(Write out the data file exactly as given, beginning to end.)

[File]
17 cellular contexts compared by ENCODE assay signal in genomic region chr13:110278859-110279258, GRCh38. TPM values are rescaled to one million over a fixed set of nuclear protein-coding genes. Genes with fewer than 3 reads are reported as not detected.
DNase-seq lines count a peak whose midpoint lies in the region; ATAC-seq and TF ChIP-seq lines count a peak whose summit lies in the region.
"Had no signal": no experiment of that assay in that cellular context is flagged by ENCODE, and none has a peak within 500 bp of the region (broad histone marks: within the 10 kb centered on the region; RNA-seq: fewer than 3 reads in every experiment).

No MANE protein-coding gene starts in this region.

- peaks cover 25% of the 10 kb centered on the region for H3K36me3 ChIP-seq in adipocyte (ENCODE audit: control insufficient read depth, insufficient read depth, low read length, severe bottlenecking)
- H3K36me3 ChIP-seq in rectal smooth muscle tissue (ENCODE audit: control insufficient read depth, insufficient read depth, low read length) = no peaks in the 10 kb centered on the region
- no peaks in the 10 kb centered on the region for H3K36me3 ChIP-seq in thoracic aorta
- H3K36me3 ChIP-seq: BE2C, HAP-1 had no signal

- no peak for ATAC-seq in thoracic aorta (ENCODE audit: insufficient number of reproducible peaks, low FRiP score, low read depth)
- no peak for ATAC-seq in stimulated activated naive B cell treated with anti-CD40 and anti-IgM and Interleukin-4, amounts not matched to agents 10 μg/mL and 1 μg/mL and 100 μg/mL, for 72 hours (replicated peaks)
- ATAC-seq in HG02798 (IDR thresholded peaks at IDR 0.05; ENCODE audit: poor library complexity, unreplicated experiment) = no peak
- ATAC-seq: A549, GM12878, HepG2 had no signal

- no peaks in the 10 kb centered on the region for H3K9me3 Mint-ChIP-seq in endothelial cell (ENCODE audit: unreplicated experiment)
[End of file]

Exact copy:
17 cellular contexts compared by ENCODE assay signal in genomic region chr13:110278859-110279258, GRCh38. TPM values are rescaled to one million over a fixed set of nuclear protein-coding genes. Genes with fewer than 3 reads are reported as not detected.
DNase-seq lines count a peak whose midpoint lies in the region; ATAC-seq and TF ChIP-seq lines count a peak whose summit lies in the region.
"Had no signal": no experiment of that assay in that cellular context is flagged by ENCODE, and none has a peak within 500 bp of the region (broad histone marks: within the 10 kb centered on the region; RNA-seq: fewer than 3 reads in every experiment).

No MANE protein-coding gene starts in this region.

- peaks cover 25% of the 10 kb centered on the region for H3K36me3 ChIP-seq in adipocyte (ENCODE audit: control insufficient read depth, insufficient read depth, low read length, severe bottlenecking)
- H3K36me3 ChIP-seq in rectal smooth muscle tissue (ENCODE audit: control insufficient read depth, insufficient read depth, low read length) = no peaks in the 10 kb centered on the region
- no peaks in the 10 kb centered on the region for H3K36me3 ChIP-seq in thoracic aorta
- H3K36me3 ChIP-seq: BE2C, HAP-1 had no signal

- no peak for ATAC-seq in thoracic aorta (ENCODE audit: insufficient number of reproducible peaks, low FRiP score, low read depth)
- no peak for ATAC-seq in stimulated activated naive B cell treated with anti-CD40 and anti-IgM and Interleukin-4, amounts not matched to agents 10 μg/mL and 1 μg/mL and 100 μg/mL, for 72 hours (replicated peaks)
- ATAC-seq in HG02798 (IDR thresholded peaks at IDR 0.05; ENCODE audit: poor library complexity, unreplicated experiment) = no peak
- ATAC-seq: A549, GM12878, HepG2 had no signal

- no peaks in the 10 kb centered on the region for H3K9me3 Mint-ChIP-seq in endothelial cell (ENCODE audit: unreplicated experiment)